Just think of the government resources used to push this through.  The enforcement staff spent time going back to the office, searched my licence plate and sent the parking ticket in the mail.  I had to take time to attend the Parking Office.  There, the staff spent time searching through the system only to find insufficient evidence. But that wasn’t enough.  They still set a trial date – meaning that someone somewhere else had to process that.  Finally a crown attorney had to review the ticket and send me further correspondence.

Moral of the story

The moral of the story is that even though enforcement officials improperly issued the parking ticket, enforcement agencies whether they be parking enforcement staff of the city or police officers, will not assist you in asserting your rights. In fact, the system may actively work against you, as it did in my case.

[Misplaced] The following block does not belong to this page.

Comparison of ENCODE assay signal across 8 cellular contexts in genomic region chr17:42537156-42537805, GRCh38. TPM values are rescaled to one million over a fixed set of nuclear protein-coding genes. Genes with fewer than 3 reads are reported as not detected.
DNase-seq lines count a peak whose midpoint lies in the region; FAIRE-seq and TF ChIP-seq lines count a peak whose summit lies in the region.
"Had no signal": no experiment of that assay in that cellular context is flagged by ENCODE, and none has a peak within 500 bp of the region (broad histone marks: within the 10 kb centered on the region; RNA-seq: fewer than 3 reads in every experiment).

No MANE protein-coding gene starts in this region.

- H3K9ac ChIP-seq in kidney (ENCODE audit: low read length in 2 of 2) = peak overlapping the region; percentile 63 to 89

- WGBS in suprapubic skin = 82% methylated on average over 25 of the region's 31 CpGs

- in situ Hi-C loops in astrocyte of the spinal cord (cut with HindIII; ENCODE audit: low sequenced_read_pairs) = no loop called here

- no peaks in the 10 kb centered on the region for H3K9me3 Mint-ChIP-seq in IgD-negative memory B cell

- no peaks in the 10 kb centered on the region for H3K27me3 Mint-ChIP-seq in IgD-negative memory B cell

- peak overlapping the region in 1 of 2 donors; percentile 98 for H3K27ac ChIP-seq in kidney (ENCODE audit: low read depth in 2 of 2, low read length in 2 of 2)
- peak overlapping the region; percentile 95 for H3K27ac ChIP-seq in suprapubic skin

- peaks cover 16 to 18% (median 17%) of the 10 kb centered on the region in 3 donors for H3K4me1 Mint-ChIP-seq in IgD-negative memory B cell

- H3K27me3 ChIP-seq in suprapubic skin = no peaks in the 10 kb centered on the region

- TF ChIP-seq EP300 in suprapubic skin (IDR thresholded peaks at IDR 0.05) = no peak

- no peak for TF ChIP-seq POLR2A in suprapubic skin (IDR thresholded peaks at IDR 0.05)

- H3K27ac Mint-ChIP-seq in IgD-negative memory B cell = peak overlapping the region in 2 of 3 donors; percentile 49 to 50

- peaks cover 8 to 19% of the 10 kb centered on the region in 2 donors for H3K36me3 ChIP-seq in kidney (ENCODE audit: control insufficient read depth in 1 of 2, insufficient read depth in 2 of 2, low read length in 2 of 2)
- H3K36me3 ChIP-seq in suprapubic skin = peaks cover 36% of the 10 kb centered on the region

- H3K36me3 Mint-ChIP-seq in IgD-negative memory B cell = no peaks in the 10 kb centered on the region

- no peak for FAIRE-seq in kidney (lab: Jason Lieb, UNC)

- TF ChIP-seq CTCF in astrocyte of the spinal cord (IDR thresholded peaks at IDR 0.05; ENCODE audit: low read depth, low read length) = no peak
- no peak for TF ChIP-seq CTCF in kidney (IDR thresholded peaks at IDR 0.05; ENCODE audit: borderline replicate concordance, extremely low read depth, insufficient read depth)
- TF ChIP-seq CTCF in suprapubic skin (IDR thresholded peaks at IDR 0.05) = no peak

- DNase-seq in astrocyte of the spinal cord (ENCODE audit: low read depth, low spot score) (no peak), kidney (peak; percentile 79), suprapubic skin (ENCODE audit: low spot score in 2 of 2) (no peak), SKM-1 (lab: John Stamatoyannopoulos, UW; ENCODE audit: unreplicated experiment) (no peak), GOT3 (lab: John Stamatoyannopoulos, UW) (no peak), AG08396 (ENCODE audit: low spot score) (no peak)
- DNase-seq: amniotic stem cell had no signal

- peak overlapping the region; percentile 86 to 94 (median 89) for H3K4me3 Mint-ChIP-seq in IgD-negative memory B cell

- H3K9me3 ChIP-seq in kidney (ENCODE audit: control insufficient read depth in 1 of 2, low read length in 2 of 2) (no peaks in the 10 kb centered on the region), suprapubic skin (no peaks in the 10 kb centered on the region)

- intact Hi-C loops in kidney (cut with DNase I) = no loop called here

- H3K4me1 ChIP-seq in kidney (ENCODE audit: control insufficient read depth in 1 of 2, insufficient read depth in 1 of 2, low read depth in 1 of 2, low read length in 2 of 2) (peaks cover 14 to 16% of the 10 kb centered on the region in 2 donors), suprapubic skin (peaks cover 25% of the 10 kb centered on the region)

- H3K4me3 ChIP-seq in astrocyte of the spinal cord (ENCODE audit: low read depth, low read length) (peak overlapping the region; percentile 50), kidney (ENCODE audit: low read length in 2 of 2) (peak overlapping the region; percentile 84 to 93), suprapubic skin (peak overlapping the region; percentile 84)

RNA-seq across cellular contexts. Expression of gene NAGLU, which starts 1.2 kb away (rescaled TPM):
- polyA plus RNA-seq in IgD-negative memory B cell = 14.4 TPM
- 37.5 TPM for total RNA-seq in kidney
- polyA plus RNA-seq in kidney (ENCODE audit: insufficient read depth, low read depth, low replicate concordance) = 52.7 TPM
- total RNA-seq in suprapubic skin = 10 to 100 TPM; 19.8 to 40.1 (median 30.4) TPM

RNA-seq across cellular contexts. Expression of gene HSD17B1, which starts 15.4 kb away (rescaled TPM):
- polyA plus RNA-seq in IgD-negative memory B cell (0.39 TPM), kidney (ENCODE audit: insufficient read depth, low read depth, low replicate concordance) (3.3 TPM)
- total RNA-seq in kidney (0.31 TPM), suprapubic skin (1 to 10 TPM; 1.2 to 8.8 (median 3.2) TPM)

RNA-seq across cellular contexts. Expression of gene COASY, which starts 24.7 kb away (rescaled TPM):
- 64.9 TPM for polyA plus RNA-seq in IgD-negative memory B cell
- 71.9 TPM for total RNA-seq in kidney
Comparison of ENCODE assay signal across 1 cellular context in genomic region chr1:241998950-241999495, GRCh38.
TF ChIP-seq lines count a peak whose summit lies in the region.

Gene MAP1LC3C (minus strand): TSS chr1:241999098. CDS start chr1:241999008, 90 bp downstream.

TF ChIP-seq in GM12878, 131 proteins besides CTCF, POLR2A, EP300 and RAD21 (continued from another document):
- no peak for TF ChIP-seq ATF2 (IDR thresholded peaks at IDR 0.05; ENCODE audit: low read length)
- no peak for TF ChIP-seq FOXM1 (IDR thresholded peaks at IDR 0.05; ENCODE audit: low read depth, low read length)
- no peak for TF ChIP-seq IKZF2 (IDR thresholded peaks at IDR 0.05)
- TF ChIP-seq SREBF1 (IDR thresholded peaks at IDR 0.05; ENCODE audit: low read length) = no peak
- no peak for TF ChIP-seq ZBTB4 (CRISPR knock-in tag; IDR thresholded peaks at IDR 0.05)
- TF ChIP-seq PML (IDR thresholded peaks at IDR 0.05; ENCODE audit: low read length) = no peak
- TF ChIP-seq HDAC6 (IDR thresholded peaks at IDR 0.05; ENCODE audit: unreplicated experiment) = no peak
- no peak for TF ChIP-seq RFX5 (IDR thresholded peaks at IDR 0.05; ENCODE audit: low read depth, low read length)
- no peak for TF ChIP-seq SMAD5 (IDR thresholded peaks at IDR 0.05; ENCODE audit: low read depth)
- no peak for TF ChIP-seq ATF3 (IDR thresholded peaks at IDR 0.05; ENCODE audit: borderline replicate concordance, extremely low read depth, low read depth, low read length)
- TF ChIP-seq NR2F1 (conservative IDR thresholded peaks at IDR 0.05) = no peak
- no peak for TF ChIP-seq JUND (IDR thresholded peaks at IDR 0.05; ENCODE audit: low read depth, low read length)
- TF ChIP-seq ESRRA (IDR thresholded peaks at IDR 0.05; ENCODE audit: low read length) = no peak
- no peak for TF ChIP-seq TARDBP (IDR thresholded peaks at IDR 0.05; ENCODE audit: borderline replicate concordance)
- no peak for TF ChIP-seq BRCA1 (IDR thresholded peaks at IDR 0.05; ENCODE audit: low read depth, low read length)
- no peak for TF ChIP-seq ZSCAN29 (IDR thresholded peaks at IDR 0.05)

Had I not been a lawyer, I would have most likely paid the ticket when I received it in the mail or when I attempted to set a trial date.

Disclaimer – Legalese

I appreciate the irony of this disclaimer, but while I am critical of the rules, I must still play by them, so here goes….This article is presented for informational purposes only. The content does not constitute legal advice or solicitation and does not create a solicitor client relationship (this means that I am not your lawyer until we both agree that I am). If you are seeking advice on specific matters, please contact Philippe Richer at richerp@tlrlaw.ca, or 204.925.1900. We cannot consider any unsolicited information sent to the author as solicitor-client privileged (this means confidential).